This study was undertaken to determine if the oral consumption of red beetroot food color would result in an inhibition of N-nitrosomethylbenzylamine (NMBA)-induced tumors in the rat esophagus. Rats were treated with NMBA and given either regular water ad libitum or water containing 78 microg/mL commercial red beetroot dye, E162. The number of NMBA-induced esophageal papillomas was reduced by 45% (P < .001) in animals that received the food color compared to controls. The treatment also resulted in reduced rates of cell proliferation in both precancerous esophageal lesions and in papillomas of NMBA-treated rats, as measured by immunohistochemical staining of Ki-67 in esophageal tissue specimens. The effects of beetroot food color on angiogenesis (microvessel density by CD34 immunostaining), inflammation (by CD45 immunostaining), and apoptosis (by terminal deoxynucleotidyl transferase dUTP nick end-labeling staining) in esophageal tissue specimens were also determined. Compared to rats treated with NMBA only, the levels of angiogenesis and inflammation in the beetroot color-consuming animals were reduced, and the apoptotic rate was increased. Thus, the mechanism(s) of chemoprevention by the active constituents of red beetroot color include reducing cell proliferation, angiogenesis, and inflammation and stimulating apoptosis. Importantly, consumption of the dye in the drinking water for a period of 35 weeks did not appear to induce any overt toxicity. Based on the fact that red beetroot color contains betanins, which have strong antioxidant activity, it is postulated that these effects are mediated through inhibition of oxygen radical-induced signal transduction. However, the sum of constituents of E162 has not been determined, and other components with other mechanisms may also be involved in antagonizing cancer development.

  4. Effects of neutering on food intake, body weight and body composition in growing female kittens.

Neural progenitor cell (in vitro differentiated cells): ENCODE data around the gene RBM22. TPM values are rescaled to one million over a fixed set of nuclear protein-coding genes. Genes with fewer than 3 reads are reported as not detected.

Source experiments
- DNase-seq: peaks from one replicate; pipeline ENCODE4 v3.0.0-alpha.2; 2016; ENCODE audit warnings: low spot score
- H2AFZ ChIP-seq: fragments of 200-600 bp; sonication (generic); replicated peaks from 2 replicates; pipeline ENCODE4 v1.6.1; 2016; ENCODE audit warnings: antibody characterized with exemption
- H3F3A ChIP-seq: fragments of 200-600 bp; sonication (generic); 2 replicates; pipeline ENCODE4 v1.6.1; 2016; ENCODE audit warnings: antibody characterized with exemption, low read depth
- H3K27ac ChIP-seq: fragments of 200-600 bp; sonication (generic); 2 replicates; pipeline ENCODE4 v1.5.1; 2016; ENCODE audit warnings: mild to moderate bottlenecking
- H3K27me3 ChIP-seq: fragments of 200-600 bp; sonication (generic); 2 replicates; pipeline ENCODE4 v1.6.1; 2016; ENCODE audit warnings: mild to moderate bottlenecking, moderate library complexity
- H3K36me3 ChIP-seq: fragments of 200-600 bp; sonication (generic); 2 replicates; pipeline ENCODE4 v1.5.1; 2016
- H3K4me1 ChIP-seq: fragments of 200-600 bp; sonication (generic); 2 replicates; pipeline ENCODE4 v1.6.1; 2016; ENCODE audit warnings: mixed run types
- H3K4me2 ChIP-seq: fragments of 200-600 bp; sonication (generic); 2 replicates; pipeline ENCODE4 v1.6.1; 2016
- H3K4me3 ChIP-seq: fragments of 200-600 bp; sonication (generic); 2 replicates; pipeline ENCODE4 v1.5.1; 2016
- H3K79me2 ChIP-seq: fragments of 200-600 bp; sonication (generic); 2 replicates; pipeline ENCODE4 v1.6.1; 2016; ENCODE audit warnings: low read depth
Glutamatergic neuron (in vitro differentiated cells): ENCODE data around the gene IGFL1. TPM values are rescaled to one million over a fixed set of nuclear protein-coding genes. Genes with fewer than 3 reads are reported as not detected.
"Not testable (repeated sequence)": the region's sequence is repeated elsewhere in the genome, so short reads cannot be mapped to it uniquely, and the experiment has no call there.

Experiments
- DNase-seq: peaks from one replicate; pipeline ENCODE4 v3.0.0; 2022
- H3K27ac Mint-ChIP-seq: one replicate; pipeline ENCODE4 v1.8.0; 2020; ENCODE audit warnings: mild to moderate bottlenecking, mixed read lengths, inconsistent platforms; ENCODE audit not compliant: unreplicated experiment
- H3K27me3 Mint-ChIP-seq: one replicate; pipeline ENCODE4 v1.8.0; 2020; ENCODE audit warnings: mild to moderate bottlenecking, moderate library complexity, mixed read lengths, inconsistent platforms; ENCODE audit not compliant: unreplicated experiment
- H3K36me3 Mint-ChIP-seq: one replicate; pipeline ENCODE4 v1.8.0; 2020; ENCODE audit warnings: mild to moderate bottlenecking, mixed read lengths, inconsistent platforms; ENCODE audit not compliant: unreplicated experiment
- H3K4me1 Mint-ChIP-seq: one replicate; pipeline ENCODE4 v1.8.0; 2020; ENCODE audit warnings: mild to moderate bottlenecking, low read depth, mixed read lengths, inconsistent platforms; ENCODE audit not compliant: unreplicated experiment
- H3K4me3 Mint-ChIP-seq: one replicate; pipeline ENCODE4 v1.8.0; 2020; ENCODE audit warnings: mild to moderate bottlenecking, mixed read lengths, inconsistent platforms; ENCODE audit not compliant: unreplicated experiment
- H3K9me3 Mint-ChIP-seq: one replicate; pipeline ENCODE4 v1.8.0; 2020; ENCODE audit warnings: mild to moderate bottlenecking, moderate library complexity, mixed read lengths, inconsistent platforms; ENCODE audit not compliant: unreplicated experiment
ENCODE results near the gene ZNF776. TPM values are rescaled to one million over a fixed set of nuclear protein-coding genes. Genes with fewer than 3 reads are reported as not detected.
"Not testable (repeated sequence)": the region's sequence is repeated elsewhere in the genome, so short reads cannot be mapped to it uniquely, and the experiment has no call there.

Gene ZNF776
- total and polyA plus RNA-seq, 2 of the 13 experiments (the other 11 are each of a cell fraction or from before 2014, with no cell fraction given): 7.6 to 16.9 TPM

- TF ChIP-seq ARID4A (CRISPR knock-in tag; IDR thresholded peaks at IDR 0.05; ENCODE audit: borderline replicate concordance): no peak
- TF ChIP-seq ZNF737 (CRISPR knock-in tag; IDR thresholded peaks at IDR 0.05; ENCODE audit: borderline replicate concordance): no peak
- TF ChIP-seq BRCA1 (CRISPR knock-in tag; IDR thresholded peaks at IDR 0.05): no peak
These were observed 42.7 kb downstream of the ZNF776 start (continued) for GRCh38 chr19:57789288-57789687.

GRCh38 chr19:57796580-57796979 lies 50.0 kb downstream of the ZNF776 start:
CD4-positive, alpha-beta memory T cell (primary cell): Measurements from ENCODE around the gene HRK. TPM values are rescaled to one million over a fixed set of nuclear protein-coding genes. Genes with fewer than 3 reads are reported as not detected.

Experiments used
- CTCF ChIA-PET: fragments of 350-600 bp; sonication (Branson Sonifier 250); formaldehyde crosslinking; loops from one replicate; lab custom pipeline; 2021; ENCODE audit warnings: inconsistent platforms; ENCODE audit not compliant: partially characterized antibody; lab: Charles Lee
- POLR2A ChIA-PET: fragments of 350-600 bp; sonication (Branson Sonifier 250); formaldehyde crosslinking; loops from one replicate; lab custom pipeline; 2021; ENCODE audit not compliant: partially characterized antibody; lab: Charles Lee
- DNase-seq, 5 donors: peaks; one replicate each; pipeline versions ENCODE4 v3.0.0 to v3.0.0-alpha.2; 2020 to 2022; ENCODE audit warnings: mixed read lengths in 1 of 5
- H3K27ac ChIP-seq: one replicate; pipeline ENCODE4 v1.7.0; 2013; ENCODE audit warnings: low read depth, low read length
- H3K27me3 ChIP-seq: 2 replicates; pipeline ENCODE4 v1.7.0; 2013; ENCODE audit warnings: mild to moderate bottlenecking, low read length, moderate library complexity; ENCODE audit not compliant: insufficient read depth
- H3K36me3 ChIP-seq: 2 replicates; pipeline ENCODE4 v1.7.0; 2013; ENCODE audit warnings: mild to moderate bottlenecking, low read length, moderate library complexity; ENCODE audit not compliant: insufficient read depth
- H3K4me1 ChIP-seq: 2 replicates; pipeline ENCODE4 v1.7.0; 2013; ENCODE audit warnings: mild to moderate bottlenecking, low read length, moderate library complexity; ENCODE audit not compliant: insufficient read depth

PubMed

    Alexander, Lucille G; Salt, Carina; Thomas, Gaelle; Butterwick, Richard

    2011-10-01

    To understand the effects of neutering on food intake, body weight (BW) and body composition in kittens, data from an unrelated study were subjected to post hoc analysis. A total of twelve pairs of 11-week-old female littermates were randomly assigned to either a neutered group (neutered at 19 weeks old) or an entire group (kept entire) and offered free access to a dry diet until the age of 1 year. Neutered kittens exhibited increased food intake and increased BW after neutering (both P < 0.00 001). Food intake (per kg BW) peaked 10 weeks after neutering; the mean intake of neutered kittens was 17 (95 % CI 8, 27) % more than entire littermates (P = 0.00 014). The intake was then reduced until there was no significant difference between the groups 18 weeks post-neutering. By 52 weeks of age, the neutered kittens were 24 (95 % CI 11, 39) % heavier than entire littermates (P < 0.0001) with a body condition score (BCS) 16.6 (95 % CI 0.9, 34.8) % higher (P = 0.0028). Neutered kittens continued to grow significantly fatter after neutering (all P < 0.0014), while entire kittens showed no significant change after 18 weeks of age. As neutered kittens consumed similar amounts of energy to their entire littermates from 18 weeks post-neutering, while their BW, BCS and percentage fat continued to increase, we suggest that neutered kittens have a reduced metabolisable energy requirement, and should therefore be fed to maintain an ideal BCS rather than ad libitum. Moreover, to maintain an ideal BCS, entire kittens consumed 93 (95 % CI 87, 100) % of their theoretical intake at 26 weeks of age, and 79 (95 % CI 72, 87) % at 52 weeks of age, suggesting that the current energy recommendation is inappropriate for these kittens. PMID:22005425

  5. Drinking Water with Red Beetroot Food Color Antagonizes Esophageal Carcinogenesis in N-Nitrosomethylbenzylamine-Treated Rats

    PubMed Central

    Lechner, John F.; Wang, Li-Shu; Rocha, Claudio M.; Larue, Bethany; Henry, Cassandra; McIntyre, Colleen M.; Riedl, Kenneth M.; Schwartz, Steven J.

    2010-01-01